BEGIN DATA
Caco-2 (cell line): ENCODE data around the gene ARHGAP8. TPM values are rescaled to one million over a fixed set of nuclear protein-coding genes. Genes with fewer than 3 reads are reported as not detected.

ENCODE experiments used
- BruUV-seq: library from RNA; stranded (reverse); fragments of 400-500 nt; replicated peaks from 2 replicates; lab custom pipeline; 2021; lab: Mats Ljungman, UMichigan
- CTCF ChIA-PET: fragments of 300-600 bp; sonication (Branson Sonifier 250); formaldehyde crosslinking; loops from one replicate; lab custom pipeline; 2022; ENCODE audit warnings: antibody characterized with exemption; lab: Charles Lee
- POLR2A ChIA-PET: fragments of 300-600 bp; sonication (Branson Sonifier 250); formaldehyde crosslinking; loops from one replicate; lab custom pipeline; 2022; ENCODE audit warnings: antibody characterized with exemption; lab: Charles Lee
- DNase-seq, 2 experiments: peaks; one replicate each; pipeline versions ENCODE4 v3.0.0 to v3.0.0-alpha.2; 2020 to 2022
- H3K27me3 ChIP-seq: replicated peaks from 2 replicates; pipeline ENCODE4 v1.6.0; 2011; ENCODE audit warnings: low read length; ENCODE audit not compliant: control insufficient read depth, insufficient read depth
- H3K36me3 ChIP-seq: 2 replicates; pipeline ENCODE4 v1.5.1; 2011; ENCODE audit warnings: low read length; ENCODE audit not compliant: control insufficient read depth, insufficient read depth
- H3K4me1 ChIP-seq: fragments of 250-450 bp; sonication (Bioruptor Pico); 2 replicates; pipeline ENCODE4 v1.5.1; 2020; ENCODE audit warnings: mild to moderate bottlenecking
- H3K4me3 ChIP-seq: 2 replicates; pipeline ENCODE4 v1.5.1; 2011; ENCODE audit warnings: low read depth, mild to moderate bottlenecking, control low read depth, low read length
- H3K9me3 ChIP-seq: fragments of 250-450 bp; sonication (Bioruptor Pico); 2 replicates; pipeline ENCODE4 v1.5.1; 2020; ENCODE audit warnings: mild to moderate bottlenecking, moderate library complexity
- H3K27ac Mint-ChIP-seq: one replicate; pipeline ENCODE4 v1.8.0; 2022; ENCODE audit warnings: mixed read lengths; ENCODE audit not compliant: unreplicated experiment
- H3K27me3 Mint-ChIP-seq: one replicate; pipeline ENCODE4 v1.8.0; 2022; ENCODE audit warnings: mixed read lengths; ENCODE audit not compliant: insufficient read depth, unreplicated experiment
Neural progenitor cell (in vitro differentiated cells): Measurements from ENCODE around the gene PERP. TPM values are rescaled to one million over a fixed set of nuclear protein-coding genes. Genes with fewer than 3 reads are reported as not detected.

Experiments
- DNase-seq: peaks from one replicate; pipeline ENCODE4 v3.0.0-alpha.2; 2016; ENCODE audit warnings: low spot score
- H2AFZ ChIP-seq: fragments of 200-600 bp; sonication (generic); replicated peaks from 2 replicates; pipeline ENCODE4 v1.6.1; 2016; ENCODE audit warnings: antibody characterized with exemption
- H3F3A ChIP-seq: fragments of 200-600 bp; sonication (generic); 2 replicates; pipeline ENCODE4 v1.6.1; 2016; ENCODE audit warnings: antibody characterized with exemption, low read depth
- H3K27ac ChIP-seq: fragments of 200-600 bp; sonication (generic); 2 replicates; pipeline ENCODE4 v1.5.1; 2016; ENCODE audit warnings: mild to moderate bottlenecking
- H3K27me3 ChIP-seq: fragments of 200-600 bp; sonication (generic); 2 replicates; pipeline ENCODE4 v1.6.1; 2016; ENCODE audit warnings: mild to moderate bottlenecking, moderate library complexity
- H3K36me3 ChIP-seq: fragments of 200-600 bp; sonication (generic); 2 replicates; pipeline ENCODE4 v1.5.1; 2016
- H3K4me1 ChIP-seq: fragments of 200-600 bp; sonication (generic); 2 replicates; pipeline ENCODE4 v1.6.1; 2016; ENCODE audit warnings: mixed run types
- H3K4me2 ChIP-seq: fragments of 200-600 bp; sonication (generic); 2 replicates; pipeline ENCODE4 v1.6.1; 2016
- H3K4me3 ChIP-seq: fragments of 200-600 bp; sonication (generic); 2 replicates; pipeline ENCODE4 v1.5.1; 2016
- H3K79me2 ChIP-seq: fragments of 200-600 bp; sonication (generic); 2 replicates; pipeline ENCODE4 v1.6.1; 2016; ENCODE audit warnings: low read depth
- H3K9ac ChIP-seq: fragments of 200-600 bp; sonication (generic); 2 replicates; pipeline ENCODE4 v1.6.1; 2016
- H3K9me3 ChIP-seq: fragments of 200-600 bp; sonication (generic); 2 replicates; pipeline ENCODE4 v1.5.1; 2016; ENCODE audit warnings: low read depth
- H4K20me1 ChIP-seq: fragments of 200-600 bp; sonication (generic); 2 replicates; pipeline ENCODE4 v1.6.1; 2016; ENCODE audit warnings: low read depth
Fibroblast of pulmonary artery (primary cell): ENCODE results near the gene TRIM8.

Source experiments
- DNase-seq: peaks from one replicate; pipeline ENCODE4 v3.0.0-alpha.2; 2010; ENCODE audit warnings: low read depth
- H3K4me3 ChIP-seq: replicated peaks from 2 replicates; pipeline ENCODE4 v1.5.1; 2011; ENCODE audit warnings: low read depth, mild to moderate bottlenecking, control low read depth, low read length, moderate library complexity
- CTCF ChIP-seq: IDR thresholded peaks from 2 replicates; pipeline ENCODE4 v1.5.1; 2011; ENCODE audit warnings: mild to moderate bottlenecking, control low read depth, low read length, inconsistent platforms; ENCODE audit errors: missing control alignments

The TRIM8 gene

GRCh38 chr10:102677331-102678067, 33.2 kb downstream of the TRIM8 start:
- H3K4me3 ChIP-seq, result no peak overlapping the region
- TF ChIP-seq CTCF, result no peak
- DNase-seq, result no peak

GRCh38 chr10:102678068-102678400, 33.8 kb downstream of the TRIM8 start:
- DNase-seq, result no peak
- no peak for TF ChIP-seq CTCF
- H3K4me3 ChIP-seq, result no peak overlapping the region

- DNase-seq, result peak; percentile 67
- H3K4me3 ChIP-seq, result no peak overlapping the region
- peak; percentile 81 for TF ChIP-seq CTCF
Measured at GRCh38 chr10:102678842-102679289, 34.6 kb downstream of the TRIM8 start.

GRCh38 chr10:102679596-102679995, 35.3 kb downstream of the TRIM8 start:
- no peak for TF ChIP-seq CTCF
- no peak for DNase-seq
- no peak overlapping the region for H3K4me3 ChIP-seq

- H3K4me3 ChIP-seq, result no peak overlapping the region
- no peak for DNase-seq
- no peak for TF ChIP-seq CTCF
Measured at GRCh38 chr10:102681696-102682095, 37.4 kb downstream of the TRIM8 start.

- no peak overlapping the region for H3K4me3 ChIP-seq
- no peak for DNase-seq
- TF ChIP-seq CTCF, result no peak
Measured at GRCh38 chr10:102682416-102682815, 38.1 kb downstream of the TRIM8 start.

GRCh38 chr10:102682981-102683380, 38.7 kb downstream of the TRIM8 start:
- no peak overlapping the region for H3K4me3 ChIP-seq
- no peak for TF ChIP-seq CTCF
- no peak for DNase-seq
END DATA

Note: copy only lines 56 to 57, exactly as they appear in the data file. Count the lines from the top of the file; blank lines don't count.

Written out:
- no peak for DNase-seq
- TF ChIP-seq CTCF, result no peak